Dennis Littley: And I started getting more followers and more followers, and I was doing all these live shows and it was just crazy. And then I was started getting requested to speak at conferences. So then I was making a conference tour and talking about things and I was getting more well known and I was picking up more FA so it wasn't making any money but.

Dennis Littley: I was laying the groundwork because I was still learning what I was doing. There was no manuals back then. there are some now, but there were no. And no one would tell you anything because they were afraid you were gonna steal their thunder, steal their business, which is the less truth you can say, because if you do good and you bring everybody up with you, everybody does good and rising tide raises all boats.

Dennis Littley: Who you think is your biggest competitor. I've said this for years should be your best friend. because you got the same thing in common, in interest and, you know, you can help each other really keep growing. If you don't fight and think they're trying to hurt you , or steal your recipe or, or something, you know, it just it's crazy.

Dennis Littley: So I worked on that premise and I helped a lot of people and it was always, what can we do for you? And I was like, nothing. I said, just pay it forward, just pay it forward. That's always been my premise for that. So eventually I got to the point, you know, someone would point me in another direction of an ad company that was really good.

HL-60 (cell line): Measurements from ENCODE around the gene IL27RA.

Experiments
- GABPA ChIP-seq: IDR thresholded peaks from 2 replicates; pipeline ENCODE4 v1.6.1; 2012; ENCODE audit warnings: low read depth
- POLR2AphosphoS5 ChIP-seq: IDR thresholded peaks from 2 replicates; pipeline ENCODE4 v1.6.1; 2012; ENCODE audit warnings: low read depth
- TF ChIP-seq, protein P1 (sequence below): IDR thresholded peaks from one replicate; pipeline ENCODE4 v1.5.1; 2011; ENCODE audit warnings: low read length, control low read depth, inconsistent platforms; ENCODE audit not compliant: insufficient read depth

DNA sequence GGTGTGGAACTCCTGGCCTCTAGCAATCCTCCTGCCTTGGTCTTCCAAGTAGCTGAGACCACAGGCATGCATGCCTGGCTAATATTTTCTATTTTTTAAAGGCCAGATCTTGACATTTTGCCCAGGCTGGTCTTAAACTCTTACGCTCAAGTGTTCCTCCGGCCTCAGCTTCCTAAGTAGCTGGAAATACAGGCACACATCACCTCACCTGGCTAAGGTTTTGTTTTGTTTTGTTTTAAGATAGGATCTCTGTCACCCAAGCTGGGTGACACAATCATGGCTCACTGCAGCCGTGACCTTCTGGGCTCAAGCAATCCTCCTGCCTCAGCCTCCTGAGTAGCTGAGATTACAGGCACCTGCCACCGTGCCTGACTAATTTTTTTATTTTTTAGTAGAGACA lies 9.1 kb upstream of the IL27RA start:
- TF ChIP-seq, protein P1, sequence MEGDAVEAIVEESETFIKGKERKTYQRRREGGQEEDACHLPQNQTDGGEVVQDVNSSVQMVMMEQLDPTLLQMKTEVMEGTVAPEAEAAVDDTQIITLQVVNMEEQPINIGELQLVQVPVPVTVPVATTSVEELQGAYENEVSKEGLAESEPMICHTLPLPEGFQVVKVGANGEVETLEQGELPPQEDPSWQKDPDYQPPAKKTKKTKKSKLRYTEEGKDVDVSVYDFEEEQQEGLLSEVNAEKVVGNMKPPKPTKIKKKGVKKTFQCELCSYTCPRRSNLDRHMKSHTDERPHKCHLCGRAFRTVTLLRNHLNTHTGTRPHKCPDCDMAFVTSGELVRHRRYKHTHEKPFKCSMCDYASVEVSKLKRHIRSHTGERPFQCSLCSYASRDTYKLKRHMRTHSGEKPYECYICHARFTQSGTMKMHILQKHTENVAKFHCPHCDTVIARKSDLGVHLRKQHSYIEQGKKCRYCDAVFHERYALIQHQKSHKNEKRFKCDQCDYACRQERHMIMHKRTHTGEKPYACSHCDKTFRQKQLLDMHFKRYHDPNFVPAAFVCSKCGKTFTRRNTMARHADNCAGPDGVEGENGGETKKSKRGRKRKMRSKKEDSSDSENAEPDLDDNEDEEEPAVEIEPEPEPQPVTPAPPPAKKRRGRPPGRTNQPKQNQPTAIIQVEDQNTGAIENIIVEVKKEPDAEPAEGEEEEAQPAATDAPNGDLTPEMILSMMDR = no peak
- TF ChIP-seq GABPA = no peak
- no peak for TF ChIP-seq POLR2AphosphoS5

Dennis Littley: And it was just beginning. It was called media vine. And it was, oh, they just starting out, but they really loved their people. And the, the president of the company was the one that actually set my blog up. That's how small they were at the time. Right. So I still remind him about that. He said, you remember you went in, I didn't know what was going on.

Dennis Littley: I said, please don't lose anything. You know, actually flying to Florida to look for a home. And it was the day that he did it and he is okay, you're all set up. Everything's good. And I think the first month with them, I made like $300 and I was like, oh my God, I've hit the big time. Cuz I was making maybe $50 before then with this other company I was doing great.

Dennis Littley: And I was like, wow. And you know, you just keep at it. I, I was retired at that point. We had moved to Florida. I had more time to commit to it I have people say, what do you do for a living? You're a blogger. And they kind of snicker a little bit, you know, until I tell 'em that they, how much I made last year.

Dennis Littley: And then they just look at me and go what

Greg Mills: how much did you make last year?

Dennis Littley: $417,000. Wow.